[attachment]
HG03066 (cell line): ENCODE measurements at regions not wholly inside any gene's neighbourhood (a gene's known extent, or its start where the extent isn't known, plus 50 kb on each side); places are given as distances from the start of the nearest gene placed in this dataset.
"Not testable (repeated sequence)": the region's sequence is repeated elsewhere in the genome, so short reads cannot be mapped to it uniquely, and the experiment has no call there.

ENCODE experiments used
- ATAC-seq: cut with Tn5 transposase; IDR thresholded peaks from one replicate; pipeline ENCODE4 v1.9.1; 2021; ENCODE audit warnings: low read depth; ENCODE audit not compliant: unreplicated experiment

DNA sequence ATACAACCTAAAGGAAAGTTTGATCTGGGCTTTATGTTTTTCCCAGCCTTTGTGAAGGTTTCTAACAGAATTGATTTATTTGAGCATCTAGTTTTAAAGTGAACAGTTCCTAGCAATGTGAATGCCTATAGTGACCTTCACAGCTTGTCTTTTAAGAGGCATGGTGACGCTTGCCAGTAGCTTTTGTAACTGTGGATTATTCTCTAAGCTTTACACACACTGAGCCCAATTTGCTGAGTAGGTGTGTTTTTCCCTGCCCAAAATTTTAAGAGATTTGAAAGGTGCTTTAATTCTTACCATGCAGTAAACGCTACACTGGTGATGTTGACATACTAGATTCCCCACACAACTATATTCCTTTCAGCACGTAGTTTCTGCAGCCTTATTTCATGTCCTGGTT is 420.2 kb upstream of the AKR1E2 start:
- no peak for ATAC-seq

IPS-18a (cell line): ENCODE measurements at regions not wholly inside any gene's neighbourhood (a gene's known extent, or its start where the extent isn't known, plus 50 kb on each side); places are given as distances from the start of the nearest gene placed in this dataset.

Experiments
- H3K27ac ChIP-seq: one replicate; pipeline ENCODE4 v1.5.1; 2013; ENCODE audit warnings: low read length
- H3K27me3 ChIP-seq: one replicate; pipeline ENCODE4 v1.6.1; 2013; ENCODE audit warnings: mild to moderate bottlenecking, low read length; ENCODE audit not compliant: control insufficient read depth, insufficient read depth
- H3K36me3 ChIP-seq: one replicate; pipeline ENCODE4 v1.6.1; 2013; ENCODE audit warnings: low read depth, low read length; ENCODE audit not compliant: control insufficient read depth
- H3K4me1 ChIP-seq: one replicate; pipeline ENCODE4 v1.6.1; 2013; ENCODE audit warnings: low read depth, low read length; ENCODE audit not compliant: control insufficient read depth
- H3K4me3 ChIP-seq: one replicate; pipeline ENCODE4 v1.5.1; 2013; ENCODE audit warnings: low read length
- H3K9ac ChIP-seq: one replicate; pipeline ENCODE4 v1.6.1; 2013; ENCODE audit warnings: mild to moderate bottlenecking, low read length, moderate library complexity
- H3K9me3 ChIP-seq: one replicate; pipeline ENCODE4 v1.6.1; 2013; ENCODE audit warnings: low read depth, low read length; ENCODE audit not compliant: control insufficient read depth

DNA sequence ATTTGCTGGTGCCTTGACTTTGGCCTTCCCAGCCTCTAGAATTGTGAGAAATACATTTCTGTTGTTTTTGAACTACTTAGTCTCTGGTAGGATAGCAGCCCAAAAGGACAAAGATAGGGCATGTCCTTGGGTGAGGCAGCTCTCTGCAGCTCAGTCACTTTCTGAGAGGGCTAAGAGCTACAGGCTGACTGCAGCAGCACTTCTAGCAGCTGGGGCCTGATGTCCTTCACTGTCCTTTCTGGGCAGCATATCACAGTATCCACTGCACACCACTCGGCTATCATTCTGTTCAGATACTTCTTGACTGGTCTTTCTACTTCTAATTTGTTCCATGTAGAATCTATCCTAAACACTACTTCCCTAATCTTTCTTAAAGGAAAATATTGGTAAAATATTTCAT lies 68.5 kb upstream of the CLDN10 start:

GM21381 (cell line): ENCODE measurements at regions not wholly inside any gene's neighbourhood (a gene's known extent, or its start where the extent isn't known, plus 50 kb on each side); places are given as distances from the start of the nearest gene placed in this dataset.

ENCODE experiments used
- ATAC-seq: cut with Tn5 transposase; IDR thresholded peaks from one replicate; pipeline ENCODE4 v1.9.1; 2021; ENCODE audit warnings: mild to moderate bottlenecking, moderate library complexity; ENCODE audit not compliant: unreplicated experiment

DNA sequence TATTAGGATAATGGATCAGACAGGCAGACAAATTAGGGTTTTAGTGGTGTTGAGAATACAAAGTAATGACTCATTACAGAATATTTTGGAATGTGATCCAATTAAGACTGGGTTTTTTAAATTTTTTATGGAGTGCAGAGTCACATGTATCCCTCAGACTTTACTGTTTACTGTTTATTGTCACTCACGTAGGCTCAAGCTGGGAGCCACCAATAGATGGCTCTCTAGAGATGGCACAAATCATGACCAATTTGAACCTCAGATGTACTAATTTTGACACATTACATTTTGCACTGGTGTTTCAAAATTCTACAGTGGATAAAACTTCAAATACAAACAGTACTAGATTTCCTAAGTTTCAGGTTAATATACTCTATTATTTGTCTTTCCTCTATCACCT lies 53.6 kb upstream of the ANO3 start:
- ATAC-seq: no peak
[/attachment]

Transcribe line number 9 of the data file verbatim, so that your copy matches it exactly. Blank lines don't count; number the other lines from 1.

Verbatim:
- H3K27ac ChIP-seq: one replicate; pipeline ENCODE4 v1.5.1; 2013; ENCODE audit warnings: low read length